L ET’S talk about a Latin word today. I was introduced to it a week ago and it has helped me in my understanding of how we hang out with the people that we do.

The word is communitas.

So we’re talking about two things here – community, and communitas.

We all know what community is. Communitas, as defined on Wikipedia, is an intense community spirit, the feeling of great social equality, solidarity, and togetherness. Communitas is what happens when people go through an experience together, something which transcends the apparent divides.

Communitas takes community to the next level and allows the whole of the community to share a common experience, usually through a rite of passage. This brings everyone onto an equal level: even if you are higher in position, you have been lower and you know what that is.

Let’s take the RCB as an example. There’s a husband and wife, a Capetonian, Benoni and a bruin ou. On your average day, this is not a typical community. But our communitas brings us together. Our mission and our music forms a bond that is unique and powerful to us.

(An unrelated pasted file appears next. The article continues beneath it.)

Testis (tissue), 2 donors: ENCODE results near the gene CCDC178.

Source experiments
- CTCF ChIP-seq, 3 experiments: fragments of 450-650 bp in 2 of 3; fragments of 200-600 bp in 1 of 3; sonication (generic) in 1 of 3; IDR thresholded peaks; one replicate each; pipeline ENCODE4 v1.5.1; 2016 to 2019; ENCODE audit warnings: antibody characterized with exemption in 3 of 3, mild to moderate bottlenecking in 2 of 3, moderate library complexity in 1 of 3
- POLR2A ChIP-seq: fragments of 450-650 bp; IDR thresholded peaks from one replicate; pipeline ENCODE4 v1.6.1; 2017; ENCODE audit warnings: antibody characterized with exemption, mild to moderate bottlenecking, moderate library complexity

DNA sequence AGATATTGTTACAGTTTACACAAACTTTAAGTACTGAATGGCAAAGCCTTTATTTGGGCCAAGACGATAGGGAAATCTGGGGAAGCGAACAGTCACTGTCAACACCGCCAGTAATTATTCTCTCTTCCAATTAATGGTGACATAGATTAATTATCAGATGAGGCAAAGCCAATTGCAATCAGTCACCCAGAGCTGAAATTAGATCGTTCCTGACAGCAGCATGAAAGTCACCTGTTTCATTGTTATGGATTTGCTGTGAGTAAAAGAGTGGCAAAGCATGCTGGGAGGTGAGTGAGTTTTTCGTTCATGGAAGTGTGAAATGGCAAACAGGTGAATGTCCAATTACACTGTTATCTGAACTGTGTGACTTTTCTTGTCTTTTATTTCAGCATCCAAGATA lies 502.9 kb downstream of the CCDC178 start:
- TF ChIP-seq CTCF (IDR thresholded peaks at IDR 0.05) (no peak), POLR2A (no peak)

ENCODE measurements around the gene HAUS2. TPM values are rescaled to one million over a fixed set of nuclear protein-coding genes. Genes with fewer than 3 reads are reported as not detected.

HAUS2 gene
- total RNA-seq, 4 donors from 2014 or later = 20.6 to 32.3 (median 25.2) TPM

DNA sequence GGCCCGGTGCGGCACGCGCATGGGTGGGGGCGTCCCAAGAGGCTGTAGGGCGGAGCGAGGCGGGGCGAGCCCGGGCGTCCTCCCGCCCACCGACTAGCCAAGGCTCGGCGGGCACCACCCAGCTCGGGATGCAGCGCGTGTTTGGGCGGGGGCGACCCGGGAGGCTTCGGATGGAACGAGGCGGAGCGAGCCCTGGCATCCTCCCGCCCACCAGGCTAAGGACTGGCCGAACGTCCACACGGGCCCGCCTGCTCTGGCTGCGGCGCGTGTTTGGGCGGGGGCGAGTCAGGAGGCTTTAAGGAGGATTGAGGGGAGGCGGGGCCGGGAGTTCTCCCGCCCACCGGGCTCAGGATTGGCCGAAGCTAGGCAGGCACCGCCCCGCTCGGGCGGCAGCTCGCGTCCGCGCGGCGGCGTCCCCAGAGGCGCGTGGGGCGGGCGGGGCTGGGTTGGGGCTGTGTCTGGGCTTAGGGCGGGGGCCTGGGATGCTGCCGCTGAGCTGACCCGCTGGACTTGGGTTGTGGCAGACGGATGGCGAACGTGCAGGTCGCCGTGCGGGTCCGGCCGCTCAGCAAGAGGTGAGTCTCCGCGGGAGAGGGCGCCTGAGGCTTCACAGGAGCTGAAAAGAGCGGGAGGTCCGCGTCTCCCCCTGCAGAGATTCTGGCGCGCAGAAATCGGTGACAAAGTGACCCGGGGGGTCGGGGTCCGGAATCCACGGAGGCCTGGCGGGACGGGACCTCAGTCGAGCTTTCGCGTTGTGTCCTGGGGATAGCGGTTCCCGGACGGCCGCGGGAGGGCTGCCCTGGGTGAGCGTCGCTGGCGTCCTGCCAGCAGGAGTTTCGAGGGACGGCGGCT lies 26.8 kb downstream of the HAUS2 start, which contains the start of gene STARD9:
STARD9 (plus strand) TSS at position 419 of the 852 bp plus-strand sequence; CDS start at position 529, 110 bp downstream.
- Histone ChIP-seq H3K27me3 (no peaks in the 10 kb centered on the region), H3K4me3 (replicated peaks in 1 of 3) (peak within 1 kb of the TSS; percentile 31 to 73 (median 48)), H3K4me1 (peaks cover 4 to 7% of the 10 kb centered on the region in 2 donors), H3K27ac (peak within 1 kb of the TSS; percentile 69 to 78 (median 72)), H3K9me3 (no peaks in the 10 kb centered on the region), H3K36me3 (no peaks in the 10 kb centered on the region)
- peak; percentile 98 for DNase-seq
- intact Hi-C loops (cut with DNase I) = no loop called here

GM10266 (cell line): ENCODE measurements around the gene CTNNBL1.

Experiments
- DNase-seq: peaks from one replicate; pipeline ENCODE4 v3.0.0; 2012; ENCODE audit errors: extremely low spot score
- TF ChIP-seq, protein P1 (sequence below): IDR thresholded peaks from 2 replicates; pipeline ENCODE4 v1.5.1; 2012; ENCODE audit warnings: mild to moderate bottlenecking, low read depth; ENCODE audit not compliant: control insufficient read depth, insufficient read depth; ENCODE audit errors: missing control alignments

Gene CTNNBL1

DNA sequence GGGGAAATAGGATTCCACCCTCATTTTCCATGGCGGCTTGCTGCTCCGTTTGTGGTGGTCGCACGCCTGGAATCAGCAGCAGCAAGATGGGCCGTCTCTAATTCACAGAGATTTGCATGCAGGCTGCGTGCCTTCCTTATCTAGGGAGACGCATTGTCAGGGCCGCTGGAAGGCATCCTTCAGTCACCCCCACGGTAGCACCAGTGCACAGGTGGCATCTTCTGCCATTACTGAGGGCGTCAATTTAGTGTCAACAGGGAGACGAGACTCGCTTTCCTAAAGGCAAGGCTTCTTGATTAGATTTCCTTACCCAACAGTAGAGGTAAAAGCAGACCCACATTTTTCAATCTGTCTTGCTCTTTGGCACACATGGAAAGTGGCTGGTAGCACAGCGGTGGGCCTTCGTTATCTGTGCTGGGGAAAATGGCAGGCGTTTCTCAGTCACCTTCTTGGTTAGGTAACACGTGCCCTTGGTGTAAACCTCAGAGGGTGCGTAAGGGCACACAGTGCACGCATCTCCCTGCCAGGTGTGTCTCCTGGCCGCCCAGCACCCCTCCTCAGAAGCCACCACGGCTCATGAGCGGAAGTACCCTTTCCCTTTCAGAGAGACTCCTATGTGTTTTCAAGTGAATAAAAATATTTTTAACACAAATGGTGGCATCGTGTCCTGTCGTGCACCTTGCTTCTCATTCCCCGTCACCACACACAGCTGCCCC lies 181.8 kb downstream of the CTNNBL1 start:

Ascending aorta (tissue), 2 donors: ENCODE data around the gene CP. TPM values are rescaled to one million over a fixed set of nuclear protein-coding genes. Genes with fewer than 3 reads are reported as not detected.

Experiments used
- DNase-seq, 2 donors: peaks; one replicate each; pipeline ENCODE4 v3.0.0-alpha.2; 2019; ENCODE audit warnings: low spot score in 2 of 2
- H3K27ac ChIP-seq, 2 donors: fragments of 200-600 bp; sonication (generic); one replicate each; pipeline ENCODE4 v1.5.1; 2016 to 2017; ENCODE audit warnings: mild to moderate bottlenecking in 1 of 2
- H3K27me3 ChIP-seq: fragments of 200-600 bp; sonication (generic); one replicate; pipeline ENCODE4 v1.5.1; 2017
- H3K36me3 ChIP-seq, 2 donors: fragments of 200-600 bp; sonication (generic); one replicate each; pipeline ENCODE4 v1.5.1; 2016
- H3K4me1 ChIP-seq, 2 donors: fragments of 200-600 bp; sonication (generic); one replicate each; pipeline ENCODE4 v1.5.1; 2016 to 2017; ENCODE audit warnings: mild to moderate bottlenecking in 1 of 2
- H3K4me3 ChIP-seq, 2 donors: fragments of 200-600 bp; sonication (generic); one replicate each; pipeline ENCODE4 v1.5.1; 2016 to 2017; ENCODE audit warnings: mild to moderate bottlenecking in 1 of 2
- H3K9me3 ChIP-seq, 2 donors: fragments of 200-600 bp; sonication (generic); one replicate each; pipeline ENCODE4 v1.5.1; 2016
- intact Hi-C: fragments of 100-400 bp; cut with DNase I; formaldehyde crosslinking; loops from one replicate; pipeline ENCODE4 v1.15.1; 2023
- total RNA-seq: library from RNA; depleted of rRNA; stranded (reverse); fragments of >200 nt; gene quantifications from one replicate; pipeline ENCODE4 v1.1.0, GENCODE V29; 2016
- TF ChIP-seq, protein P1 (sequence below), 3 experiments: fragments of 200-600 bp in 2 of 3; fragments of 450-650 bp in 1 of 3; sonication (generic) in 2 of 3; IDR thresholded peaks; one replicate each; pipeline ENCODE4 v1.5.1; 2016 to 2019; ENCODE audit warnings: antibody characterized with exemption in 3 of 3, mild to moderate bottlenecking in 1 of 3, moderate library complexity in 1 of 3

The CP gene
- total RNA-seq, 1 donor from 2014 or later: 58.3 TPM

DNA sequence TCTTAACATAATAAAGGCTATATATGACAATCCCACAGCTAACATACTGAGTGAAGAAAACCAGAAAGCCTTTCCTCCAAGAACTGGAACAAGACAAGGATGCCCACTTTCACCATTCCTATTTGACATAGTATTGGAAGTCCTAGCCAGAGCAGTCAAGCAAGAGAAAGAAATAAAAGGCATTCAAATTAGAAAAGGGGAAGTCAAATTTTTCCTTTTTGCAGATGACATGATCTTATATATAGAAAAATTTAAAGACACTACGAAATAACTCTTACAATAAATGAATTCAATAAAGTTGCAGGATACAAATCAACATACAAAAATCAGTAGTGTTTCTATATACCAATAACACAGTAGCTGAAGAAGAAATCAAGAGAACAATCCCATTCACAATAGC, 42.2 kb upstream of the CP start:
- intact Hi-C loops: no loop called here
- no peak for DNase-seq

School sports teams are another good example. There’s a shared goal, a shared mission of attaining success… and in that is the communitas. Years after school, the commonality of that shared experience is what forces a conversation.

I have often wondered about certain African leaders… those who have clouds of corruption allegations. I’m talking about South Africa as well as further north. I have, on more than one occasion, wondered why their political colleagues are silent over some of those allegations. The only reason I can come up with is that there was communitas between them. The bond formed between them in various struggles for liberation, which still holds strong to this day. It’s a powerful thing.

I’ve really appreciated this revelation of communitas. It’s good to belong to a community… you know, a place where you can hang out and be yourself. Have coffee, deep meaningful conversations or solve the world’s problems over a beer and a braai. But it’s equally important to have communitas… and that is birthed in doing stuff of purpose. Having a common cause. Having a mission with good intentions for the world.

At the end of last year, the headmaster at our school told the junior primary kids who were leaving our school, “Make good friends. Hang out with the right people”. Sound advice for all of us, I think.

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